C. Price (30%) The fixed price of the contractors proposal. D. Schedule (10%) The detail and overall duration of the contractors proposed schedule to complete the project on or before the required project finish date.
Following are some guidelines for drafting a formal request for proposal to external contractors: 1.An RFP must provide a statement of work (SOW).An SOW deals with the scope of the project, outlining the tasks or work elements the customer wants the contractor or project team to perform. 2.The RFP must include the customer requirements, which define specifications and attributes. Requirements cover size, quantity, color, weight, speed, and other.
3.The RFP should state what deliverables the customer expects the contractor or project team to provide. Deliverables are the tangible items that the contractor is to supply. 4.The RFP should list any customer-supplied items.The RFP might state that the customer will supply a copy of its logo for use on the brochure.
5.The RFP might state the approvals required by customer.For example the housing customer may want to review and approve the plans before construction is started. 6.Some RFP mention the type of contract the customer intend to use. It could be fixed price, in which case the customer will pay the contractor a fixed amount regardless of how much the work actually costs the contractor.
7.An RFP might state the payment terms the customer intends to use. For example, the brochure customer may intend to make one payment at the end of the project. 8.The RFP should state the required schedule for completion of the project. It might state simply that the house must be completed within six months, or it might include a more detailed schedule.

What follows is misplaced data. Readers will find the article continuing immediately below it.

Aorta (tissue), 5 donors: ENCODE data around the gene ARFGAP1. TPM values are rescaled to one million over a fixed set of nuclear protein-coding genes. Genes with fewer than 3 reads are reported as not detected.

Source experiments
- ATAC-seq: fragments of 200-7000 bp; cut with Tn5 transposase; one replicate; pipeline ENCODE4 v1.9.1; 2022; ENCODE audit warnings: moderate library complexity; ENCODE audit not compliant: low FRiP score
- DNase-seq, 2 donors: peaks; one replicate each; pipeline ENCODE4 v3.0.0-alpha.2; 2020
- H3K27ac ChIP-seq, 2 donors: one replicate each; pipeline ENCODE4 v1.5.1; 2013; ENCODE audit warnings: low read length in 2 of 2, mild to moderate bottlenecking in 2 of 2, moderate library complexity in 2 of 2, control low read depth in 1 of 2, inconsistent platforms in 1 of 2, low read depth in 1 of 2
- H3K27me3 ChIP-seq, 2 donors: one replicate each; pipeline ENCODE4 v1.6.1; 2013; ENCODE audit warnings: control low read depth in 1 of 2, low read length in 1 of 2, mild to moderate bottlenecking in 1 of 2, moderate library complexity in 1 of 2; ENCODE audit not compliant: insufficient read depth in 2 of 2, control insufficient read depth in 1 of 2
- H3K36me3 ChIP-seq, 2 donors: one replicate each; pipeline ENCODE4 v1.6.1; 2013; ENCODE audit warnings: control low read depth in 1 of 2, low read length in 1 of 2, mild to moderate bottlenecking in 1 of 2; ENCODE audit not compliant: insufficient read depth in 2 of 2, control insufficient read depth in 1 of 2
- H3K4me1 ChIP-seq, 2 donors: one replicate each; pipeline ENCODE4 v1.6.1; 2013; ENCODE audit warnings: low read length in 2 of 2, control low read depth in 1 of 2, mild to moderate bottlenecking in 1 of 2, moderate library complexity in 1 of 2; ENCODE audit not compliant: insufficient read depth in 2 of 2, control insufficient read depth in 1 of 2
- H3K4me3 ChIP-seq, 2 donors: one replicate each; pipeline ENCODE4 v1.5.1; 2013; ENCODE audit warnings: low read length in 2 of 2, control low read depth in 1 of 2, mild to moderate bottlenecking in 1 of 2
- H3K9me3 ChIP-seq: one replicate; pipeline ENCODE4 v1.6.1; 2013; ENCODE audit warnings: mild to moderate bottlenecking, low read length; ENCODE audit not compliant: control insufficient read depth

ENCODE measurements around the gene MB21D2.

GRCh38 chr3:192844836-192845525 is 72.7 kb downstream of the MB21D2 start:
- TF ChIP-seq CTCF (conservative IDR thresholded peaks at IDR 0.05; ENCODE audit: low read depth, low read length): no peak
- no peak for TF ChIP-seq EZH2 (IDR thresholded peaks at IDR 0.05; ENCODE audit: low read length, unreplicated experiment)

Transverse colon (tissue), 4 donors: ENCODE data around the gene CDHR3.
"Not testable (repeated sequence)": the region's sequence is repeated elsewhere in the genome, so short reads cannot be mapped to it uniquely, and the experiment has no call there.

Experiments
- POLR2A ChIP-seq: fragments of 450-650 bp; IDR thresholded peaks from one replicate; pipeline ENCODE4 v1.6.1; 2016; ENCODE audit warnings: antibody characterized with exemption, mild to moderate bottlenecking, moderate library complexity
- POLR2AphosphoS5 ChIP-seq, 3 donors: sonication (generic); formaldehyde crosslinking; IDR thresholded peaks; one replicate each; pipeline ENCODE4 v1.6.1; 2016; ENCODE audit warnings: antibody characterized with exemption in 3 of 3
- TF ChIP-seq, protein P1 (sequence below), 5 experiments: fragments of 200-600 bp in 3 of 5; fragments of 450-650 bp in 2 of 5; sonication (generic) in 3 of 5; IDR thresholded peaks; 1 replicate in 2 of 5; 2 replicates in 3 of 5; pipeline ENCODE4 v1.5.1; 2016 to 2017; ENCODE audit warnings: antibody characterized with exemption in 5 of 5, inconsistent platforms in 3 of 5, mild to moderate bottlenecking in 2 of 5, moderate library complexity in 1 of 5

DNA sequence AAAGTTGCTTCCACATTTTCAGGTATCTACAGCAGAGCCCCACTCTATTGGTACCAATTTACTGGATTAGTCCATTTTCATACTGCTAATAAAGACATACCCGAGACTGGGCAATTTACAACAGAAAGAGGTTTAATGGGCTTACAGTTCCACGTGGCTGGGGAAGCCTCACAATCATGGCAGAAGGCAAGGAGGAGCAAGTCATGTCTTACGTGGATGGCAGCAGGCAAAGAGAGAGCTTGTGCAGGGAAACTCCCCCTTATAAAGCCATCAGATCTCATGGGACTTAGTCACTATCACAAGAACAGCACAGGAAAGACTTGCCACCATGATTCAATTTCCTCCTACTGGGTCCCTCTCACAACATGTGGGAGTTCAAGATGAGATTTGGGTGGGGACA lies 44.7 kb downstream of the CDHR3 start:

9.The RFP should provide instructions for the format and content of the contractor proposals. If the customer is going to compare and evaluate proposals from several contractors, it is important that they be consistent in format and content so that a fair evaluation can be made. 10.The RFP should indicate the due date by which the customer expects potential contractors to submit proposals.Customers want to receive all proposals by a certain date so that they can compare and evaluate them at the same time.
11.An RFP may include the evaluation criteria.Criteria might include the following: -the contractors experience with similar projects; -the technical approach proposed by the contractor; -the schedule; -the costs.
12.In rare cases RFP will indicate the funds the customer has available to spend on the project.Usually, the customer expects contractors to submit a proposal that meets the requirements in the RFP at the most reasonable cost.
SOLICITING PROPOSALS Once the RFP has been prepared, the customer solicits proposals by notifying potential contractors that the RFP is available. One way for customers to do this is by identifying a selected group of contractors in advance and sending each of them a copy of the RFP.
Business customers and contractors consider the RFP/proposal process to be a competitive situation. As a final note, we should repeat that not all project life cycles include the preparation of written request for proposal and subsequent proposals from contractors. There are other projects in which requirements are not written down in a formal RFP, but are communicated to several providers or suppliers (contractors).
Although projects can be businesslike or informal, they all start with the identification of a need, problem, or opportunity and then proceed to the customers defining ( in writing or orally) the scope, requirements, budget, and schedule for what is to be accomplished.